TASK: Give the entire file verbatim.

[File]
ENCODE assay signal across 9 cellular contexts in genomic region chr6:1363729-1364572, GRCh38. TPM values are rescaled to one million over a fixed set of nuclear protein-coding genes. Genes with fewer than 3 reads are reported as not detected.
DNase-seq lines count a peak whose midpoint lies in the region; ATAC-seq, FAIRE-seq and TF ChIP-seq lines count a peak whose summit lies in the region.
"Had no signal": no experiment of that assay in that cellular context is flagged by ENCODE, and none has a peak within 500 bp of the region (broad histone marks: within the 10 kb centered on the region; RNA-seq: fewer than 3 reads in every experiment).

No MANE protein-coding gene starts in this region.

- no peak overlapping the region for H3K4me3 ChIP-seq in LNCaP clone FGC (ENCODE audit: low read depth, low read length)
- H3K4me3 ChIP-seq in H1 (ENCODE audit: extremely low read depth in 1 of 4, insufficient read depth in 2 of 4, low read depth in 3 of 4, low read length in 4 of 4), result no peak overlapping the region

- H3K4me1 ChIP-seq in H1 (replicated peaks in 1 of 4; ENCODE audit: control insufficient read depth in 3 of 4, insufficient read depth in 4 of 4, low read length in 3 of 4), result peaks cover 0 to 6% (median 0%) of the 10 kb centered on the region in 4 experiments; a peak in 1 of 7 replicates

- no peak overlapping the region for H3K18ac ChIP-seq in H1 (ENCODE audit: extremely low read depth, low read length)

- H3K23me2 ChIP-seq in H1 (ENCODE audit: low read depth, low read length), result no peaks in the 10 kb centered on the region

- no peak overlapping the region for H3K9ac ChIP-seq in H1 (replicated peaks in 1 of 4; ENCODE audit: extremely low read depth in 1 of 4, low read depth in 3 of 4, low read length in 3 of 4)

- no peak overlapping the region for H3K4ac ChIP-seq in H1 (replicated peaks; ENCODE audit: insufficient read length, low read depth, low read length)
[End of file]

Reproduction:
ENCODE assay signal across 9 cellular contexts in genomic region chr6:1363729-1364572, GRCh38. TPM values are rescaled to one million over a fixed set of nuclear protein-coding genes. Genes with fewer than 3 reads are reported as not detected.
DNase-seq lines count a peak whose midpoint lies in the region; ATAC-seq, FAIRE-seq and TF ChIP-seq lines count a peak whose summit lies in the region.
"Had no signal": no experiment of that assay in that cellular context is flagged by ENCODE, and none has a peak within 500 bp of the region (broad histone marks: within the 10 kb centered on the region; RNA-seq: fewer than 3 reads in every experiment).

No MANE protein-coding gene starts in this region.

- no peak overlapping the region for H3K4me3 ChIP-seq in LNCaP clone FGC (ENCODE audit: low read depth, low read length)
- H3K4me3 ChIP-seq in H1 (ENCODE audit: extremely low read depth in 1 of 4, insufficient read depth in 2 of 4, low read depth in 3 of 4, low read length in 4 of 4), result no peak overlapping the region

- H3K4me1 ChIP-seq in H1 (replicated peaks in 1 of 4; ENCODE audit: control insufficient read depth in 3 of 4, insufficient read depth in 4 of 4, low read length in 3 of 4), result peaks cover 0 to 6% (median 0%) of the 10 kb centered on the region in 4 experiments; a peak in 1 of 7 replicates

- no peak overlapping the region for H3K18ac ChIP-seq in H1 (ENCODE audit: extremely low read depth, low read length)

- H3K23me2 ChIP-seq in H1 (ENCODE audit: low read depth, low read length), result no peaks in the 10 kb centered on the region

- no peak overlapping the region for H3K9ac ChIP-seq in H1 (replicated peaks in 1 of 4; ENCODE audit: extremely low read depth in 1 of 4, low read depth in 3 of 4, low read length in 3 of 4)

- no peak overlapping the region for H3K4ac ChIP-seq in H1 (replicated peaks; ENCODE audit: insufficient read length, low read depth, low read length)